I’m not going to name names here but it spawned #horrorhags, and that should give you a pretty good idea of what was said about one female horror writer in particular before all were tarred with that same brush. It united horror writers and had, I’m guessing, the opposite effect the person intended. Or did it?  One has to wonder if the stupidity of comments such as these is nothing more than to raise someone’s profile, garner interest in their books, get the horror community talking about them et al. But really, who’d be that stupid? You’re insulting potential readers, you’re embarrassing your publisher, and the chances of you getting another publisher are now pretty damn slim. Authors remember. Editors remember. Publishers remember. The horror community remembers.

Thing is, you can’t control what people think, what people say, and how people act (especially on the Internet). You can only control what you think, what you say, and how you act. I’m not saying don’t take on the controversial issues, self-censorship isn’t the way to go either, but remember that trolls and those who forgot to activate their ‘don’t-be-a-douchewaffle’ button, are always going to be around, and they’re going to say and do things that will make you want to rage-quit humanity, but is that what they want from you? An escalated reaction? Notoriety? Do you want to feed that?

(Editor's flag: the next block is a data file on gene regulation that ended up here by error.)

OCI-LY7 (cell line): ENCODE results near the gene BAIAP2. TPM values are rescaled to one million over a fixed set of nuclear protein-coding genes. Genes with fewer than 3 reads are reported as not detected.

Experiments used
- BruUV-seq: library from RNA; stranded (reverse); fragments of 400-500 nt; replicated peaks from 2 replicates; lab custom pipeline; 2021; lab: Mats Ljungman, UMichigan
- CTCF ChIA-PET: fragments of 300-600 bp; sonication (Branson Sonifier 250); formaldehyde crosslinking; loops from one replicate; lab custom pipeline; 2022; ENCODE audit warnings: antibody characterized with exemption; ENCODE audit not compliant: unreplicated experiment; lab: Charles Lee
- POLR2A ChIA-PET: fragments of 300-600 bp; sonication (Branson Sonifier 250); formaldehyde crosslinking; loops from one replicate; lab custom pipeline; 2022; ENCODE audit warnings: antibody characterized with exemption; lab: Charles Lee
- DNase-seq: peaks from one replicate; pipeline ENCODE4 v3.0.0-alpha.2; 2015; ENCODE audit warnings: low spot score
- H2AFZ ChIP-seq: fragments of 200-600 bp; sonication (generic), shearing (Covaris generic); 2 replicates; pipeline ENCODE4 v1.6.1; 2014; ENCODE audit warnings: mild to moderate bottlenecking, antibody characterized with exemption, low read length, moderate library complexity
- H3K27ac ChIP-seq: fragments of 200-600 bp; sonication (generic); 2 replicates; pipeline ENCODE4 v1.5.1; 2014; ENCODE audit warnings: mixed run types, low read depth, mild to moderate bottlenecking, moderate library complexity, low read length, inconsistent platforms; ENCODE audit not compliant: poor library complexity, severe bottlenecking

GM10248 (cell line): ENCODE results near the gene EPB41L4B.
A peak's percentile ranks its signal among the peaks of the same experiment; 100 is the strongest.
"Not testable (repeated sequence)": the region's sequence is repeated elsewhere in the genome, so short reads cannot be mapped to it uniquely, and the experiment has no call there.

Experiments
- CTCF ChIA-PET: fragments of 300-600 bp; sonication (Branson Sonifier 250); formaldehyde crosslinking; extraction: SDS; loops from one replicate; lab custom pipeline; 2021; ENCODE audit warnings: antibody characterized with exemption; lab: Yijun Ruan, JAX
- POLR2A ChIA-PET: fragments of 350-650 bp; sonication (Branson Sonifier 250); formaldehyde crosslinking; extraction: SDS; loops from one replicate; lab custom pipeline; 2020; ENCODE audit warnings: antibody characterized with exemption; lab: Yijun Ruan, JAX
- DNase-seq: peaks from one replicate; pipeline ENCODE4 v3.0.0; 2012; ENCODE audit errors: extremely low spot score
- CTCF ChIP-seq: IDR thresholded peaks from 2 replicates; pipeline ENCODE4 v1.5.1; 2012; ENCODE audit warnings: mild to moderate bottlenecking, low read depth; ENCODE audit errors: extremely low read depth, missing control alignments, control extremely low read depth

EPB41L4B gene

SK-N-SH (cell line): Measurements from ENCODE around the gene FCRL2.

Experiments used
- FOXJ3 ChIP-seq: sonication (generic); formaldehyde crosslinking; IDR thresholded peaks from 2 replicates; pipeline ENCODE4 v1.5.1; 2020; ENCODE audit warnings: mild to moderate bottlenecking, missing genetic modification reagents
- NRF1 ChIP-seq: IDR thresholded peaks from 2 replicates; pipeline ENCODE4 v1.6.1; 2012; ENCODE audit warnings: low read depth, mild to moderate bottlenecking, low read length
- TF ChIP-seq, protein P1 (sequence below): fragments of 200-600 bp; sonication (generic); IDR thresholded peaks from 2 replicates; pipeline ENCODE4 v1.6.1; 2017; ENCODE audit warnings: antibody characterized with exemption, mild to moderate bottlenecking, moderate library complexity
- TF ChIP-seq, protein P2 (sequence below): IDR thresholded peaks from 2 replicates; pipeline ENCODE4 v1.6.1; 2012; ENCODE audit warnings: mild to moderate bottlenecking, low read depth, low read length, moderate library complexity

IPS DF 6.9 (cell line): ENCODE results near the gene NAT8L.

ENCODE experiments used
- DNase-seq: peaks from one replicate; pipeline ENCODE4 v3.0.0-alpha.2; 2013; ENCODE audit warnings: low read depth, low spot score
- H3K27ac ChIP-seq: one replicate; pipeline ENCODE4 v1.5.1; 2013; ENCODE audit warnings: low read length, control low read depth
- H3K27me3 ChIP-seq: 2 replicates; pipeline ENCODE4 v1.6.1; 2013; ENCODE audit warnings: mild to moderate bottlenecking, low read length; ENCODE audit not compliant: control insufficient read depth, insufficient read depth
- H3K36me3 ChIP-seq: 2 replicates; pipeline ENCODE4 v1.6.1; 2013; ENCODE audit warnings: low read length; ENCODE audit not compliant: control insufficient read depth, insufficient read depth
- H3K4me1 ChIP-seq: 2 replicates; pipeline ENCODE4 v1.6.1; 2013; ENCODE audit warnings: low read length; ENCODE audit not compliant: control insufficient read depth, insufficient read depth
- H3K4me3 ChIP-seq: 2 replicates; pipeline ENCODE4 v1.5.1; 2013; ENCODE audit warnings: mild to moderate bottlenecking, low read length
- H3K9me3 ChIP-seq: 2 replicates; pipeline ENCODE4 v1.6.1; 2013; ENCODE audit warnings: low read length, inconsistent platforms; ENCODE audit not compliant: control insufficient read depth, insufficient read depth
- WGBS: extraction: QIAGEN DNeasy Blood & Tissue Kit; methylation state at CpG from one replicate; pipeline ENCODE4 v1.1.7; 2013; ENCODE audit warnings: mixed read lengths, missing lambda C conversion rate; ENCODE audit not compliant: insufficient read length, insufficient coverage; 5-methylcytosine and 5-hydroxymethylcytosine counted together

horror hag

WiHM seems to attract those who want to start a brouhaha (not a discussion) about exclusivity when it’s all about inclusivity. Why give the douchewaffles what they want? I’d never heard of the writer whose rant started the #horrorhag – now I do know their name. So was this ‘mission accomplished’ on the writer’s part? Tough call that. Yes, I know their name (some would say that’s marketing gone right), but it also went very, very wrong as a lot of publishers now have this person on a ‘blacklist’. They won’t publish them. Ever. I’d say that’s marketing gone wrong.